Mookie made it clear that he wanted to be paid as a top player in the game, but never committed to Boston explicitly until after the fact.

He quietly rejected multiple offers from the Red Sox before the pandemic, the last of which was comparable to his current $365mil deal with the Dodgers. In a pre-COVID market, this was still a massive deal– but he sought $400mil as a free agent. His unwillingness to settle for anything less than what he valued himself, made it clear that he was not tied to Boston.

Admittedly, I was initially in the boat that thought the trade was lopsided for Betts at first… Verdugo and Graterol for an elite player like Mookie surely was a joke, right?

While Brusdar Graterol will be a cornerstone reliever in the near future, there might have been some misrepresentation of whether he was a starter or reliever. His inclusion in the deal was ultimately voided and instead, the Red Sox got a crop of young talent with infielder Jeter Downs and catcher Connor Wong, in addition to Verdugo.

Mookie Betts had no immediate intention of re-signing with the team. The Red Sox effectively gained “free talent” for an expiring contract when the race for the playoff was muddied by a very tough division with the Rays and Yankees in the hunt. The Red Sox effectively punted on the 2020 season by preempting an imminent exit with a trade that effectively locked up their middle-infield for the next 5 years. They also gained an every-day outfielder who can play all three outfield positions.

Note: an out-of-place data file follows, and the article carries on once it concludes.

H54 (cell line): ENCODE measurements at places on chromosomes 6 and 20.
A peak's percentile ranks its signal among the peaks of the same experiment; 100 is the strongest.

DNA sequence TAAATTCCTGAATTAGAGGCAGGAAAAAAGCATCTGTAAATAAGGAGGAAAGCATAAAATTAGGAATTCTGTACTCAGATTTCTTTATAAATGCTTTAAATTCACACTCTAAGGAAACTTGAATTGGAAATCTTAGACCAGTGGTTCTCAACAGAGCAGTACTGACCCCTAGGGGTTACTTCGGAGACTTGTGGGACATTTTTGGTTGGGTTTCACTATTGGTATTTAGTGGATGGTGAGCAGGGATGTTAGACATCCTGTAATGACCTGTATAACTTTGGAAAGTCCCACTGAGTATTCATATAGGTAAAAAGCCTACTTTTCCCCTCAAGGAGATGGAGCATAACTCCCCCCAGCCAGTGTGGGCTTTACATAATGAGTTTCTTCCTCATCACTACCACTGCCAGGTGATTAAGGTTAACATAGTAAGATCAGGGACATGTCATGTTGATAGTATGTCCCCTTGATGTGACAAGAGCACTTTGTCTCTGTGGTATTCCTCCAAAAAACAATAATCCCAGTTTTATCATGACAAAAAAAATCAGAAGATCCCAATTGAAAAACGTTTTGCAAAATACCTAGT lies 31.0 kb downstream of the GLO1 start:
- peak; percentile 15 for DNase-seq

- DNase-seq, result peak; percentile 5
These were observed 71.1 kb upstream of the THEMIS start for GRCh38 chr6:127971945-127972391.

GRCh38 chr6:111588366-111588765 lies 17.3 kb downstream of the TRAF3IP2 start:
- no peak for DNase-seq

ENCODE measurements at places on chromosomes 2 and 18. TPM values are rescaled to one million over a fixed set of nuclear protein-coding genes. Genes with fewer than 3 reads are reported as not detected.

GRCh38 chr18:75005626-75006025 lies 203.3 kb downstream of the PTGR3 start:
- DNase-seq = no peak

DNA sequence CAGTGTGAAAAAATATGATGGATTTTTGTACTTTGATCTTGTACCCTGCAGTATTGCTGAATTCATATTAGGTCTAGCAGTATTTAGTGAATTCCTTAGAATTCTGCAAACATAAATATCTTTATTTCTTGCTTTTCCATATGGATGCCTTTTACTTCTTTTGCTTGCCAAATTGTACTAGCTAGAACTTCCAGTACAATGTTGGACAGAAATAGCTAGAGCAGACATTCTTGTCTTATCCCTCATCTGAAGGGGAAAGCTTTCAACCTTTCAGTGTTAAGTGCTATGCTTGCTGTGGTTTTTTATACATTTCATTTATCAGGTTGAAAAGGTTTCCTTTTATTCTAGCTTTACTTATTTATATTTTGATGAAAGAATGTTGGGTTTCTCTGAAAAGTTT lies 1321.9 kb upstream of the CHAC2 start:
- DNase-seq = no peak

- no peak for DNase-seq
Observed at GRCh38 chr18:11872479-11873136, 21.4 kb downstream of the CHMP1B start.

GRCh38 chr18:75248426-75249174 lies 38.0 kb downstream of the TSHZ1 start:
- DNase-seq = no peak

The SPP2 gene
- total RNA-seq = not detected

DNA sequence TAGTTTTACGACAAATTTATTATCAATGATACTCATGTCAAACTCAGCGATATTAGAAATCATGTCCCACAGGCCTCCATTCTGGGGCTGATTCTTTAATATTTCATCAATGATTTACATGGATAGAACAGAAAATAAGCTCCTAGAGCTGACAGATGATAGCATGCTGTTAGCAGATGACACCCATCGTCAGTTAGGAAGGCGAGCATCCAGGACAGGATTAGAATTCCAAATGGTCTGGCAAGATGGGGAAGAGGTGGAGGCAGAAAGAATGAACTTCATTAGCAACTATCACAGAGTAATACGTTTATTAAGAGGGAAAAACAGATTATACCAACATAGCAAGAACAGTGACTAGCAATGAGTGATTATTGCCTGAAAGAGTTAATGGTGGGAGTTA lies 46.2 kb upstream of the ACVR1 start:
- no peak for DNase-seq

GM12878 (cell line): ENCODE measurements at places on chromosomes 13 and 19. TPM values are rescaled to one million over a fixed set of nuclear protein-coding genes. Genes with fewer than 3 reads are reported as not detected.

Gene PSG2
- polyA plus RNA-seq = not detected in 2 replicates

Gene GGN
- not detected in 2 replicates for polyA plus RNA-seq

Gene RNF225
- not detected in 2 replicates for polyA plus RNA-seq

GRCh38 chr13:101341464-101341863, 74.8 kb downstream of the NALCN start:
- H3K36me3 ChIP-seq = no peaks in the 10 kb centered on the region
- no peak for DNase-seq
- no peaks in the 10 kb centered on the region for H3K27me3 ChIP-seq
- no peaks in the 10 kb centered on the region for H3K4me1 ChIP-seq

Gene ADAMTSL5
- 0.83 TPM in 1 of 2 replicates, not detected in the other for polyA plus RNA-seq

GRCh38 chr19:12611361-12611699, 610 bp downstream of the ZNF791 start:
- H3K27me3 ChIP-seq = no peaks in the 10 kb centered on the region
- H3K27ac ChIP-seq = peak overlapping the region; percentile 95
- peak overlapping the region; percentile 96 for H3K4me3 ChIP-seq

In his very short career, Verdugo has shown that he can replicate Betts’ offensive output (with slightly less power). In his career spanning over four years with 211 games underneath his belt, his career slash line is .290/.345/.458. It is impressive by itself, and he is gaining confidence at the plate– he has a very high ceiling.

Drooling Meme GIFs | Tenor

Jeter Downs is also a name to remember… The SS/2B was a highly touted prospect within the Cincinnati Reds organization until the Dodgers traded for him specifically. The 2018 trade that sent Jeter Downs to the Dodgers was the blockbuster that sent Yasiel Puig, Alex Wood, Matt Kemp and Kyle Farmer to Cincinnati. They, along with $7 million in cash, were packaged for Jeter Downs (then a 7th-ranked prospect), Josiah Gray (then a 20th-ranked prospect) and Homer Bailey. The Dodgers clearly valued Jeter Downs heavily and parted ways with him to get their dude in Betts.

Mookie is a great talent, but not someone you build around. He is, at best, an ancillary piece, who could turn a team into a super-team. His glove is elite, but he is not the best “complete” outfielder in the league. I don’t think he even breaks the top 5 (Trout, Acuña, Yelich, Bellinger, Judge all have slight advantages).